Message: All Wet?

In response to the masculine, almost exclusively so, language of traditional Christian worship many pastors and congregations have worked to find images of God that reclaim what’s sometimes called “the sacred feminine” or female images of God. You may have noticed that I will sometimes open our worship “in the name of the Father, and of the Son, and of the Holy Spirit” – which is the traditional Trinitarian greeting – and then continue with “One God, Mother of us all.”

That last portion serves as a counterbalance – a reminder that God is both three and one, that God is both Father and Mother. Or, perhaps more honestly, that God is beyond our categories. We use paradox on occasions like these in order to keep our minds open and flexible. We are shaped through worship by words such as these in the hope that we will become better able to detect the presence and activity of God in the surprising and hidden places of life that lie beyond the “either” and the “or.”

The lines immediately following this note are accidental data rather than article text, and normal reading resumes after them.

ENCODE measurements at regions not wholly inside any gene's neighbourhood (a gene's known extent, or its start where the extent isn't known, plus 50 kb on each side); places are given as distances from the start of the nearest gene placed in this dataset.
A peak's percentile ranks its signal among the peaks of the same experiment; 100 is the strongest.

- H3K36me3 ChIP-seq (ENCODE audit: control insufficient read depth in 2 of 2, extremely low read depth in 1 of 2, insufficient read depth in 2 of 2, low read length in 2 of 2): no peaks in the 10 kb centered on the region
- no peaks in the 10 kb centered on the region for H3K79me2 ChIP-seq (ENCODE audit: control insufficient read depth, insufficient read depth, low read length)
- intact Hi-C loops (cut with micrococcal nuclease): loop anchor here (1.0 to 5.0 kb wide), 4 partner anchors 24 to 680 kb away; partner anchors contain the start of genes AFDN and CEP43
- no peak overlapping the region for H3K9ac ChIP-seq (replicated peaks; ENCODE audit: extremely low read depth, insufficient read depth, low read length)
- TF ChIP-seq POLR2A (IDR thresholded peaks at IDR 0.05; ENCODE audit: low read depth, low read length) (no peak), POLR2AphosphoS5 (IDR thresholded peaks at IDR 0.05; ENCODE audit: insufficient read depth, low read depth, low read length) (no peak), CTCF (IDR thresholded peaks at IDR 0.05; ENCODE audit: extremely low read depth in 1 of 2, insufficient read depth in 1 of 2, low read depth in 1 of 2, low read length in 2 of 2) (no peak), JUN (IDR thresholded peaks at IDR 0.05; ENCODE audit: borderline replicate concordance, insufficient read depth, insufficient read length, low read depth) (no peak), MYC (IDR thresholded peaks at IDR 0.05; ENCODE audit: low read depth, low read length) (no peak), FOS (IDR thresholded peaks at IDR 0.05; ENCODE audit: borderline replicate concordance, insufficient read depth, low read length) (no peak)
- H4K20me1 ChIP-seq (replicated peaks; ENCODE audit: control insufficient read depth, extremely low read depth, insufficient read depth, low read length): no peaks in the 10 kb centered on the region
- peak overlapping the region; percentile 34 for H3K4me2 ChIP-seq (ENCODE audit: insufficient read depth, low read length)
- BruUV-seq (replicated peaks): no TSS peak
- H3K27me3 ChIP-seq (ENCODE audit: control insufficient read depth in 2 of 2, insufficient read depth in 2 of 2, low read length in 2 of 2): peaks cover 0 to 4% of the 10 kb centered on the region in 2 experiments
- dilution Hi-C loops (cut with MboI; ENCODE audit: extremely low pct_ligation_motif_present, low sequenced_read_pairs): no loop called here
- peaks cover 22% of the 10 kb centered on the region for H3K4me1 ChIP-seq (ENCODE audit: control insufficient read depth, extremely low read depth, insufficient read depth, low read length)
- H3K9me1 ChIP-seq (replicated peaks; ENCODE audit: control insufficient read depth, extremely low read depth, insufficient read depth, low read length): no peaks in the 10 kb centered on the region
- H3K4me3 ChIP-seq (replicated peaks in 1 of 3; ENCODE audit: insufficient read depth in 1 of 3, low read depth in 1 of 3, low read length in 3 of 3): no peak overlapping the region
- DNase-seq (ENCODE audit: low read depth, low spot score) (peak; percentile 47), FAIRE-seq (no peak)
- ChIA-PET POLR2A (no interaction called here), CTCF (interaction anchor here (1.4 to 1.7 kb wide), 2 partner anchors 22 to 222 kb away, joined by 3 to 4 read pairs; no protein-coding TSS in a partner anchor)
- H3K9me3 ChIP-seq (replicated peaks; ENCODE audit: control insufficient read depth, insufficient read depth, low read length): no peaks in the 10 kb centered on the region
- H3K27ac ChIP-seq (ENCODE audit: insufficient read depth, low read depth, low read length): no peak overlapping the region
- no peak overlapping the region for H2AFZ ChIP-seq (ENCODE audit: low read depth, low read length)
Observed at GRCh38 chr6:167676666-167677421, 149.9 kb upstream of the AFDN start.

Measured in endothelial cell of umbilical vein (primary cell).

The image of God as “Mother of us All” finds a scriptural home in Jesus’ response to Nicodemus in this Sunday’s gospel. Nicodemus, a Pharisee, asks “can one enter a second time into the mother’s womb and be born?” To which Jesus replies, “Very truly I tell you, no one can enter the kingdom of God without being born of water and the spirit” (Jn. 3:4-5). The sacrament of baptism, connected here with the image of the mother’s womb, invites us to imagine these waters as a passage through our mothering God’s very self. In baptism, God once again becomes “Mother of us All.”


In Christ,

Pastor Erik

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